Normal indicators relate to physical symptoms of the autonomic system, with individual differences such as paleness or facial redness. References to these indicators are not consistently found in the literature and their value varies from 7 to 63%..

Self-injury behaviors

In the opinion of caregivers, self-harm behaviors could be typical of people with mental dysfunction who suffer from acute or chronic pain. These behaviors are due to physical dysfunction. Others say that self- harm behaviors in adults with IC dysfunction reflect acute pain stemming from conditions that are not treated like oral ulcers. Self-harm behaviors are a common cyclical phenomenon in women with AD, associated with menstruation, but despite relief with NSAIDs they receive continues as a duty-avoidance behavior. Generally the behavior of self-injury as an indicator of pain has not been clarified.

Verbal expression

Some people with mental dysfunction are able to verbally express the experience of acute or chronic pain. There may be differences in the issue of pain focus such as, for example, hurting my stomach or general lymention as I don't feel well. The content and frequency of pain reports may be influenced by the person's past experiences. Children with mental dysfunction when in pain have less and lower quality verbal communication.

Aggression

Aggression refers to verbal and non-verbal aggressive behavior. Throwing food, destroying furniture, hitting others could be a reaction to pain. However, it is not a consistent continuous finding in studies and a more consistent finding is challenging behaviour. Provocative behaviour was found to be more common in people with chronic pain than those who do not have chronic pain, but no difference was found in the incidence of verbal abuse and aggression.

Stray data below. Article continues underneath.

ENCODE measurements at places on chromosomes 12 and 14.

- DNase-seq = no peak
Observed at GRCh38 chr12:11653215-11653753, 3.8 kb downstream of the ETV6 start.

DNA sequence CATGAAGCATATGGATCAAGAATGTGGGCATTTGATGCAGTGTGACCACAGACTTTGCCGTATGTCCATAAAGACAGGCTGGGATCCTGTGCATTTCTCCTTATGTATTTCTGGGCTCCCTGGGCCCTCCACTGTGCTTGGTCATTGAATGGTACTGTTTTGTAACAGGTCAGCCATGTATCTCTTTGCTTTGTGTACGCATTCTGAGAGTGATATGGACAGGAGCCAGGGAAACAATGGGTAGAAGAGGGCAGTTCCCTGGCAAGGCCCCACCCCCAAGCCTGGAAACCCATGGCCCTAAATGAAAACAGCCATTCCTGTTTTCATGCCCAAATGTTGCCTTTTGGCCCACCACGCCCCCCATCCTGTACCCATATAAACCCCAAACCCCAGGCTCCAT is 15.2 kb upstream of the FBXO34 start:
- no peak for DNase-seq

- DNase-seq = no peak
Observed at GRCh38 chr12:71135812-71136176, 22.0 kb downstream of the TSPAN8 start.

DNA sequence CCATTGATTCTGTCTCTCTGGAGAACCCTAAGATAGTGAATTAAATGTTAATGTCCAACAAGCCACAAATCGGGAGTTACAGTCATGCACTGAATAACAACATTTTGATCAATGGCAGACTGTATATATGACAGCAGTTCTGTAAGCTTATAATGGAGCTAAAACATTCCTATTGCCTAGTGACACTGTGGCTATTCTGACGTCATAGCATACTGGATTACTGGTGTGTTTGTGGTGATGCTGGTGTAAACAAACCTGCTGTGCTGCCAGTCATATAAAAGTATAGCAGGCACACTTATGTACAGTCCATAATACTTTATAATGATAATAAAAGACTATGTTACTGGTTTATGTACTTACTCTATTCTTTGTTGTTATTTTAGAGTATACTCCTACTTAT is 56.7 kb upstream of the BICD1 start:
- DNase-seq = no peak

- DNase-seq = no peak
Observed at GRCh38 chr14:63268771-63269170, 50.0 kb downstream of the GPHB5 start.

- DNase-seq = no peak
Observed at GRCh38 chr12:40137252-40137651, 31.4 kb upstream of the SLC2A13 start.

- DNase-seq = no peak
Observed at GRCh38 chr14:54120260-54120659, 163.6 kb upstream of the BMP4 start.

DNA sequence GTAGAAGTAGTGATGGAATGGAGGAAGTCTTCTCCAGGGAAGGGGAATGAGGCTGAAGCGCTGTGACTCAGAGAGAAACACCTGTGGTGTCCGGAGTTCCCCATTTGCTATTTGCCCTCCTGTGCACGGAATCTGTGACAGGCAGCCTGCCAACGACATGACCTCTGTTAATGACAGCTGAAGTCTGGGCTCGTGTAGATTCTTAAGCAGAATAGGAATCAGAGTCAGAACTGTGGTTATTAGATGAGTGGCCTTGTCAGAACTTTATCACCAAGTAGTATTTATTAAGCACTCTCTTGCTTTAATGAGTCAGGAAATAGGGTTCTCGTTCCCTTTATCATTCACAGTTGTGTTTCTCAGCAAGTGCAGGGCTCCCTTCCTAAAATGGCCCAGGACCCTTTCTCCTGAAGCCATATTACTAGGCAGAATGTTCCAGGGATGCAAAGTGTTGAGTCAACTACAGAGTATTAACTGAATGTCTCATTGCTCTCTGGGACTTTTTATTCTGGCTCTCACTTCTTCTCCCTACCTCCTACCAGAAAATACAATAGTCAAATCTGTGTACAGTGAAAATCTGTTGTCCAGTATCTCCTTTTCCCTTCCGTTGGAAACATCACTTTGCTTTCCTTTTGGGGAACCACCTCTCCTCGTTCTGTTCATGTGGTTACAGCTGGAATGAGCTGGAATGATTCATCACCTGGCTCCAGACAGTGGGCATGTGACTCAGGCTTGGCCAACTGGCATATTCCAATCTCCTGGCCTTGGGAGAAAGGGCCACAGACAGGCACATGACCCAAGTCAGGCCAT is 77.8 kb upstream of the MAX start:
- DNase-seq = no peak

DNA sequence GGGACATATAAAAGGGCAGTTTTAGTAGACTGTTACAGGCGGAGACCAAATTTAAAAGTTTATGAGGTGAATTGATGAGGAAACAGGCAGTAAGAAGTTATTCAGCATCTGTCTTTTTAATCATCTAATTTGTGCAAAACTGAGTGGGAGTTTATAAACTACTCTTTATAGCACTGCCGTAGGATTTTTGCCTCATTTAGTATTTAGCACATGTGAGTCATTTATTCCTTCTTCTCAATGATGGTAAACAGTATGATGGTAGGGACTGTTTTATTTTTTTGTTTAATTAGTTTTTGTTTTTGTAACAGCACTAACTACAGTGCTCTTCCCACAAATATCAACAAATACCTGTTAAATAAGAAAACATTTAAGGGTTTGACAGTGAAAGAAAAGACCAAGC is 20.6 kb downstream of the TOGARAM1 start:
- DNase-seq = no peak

Daily activity skills

Adults with mental dysfunction who have chronic pain limit their daily functions such as exercise and self-service. So do children in relation to days when they don't have pain.

Stereotypical movements

Although this indicator is based on a high-quality report could be used as an indicator, because behaviors such as fingering or rubbing hands, grinding the teeth are not voluntary especially in people with a high mental dysfunction.

Conclusion

The problem of the assessment of pain in these individuals remains serious and difficult as the pain from its definition is subjective and in these individuals the basic tool of evaluation is lacking the communication.The tagert of identifying and treating pain in people with mental impairment is a challenge for today's community of algologists for further research and evidence of reliable diagnostic and treatment tools.

References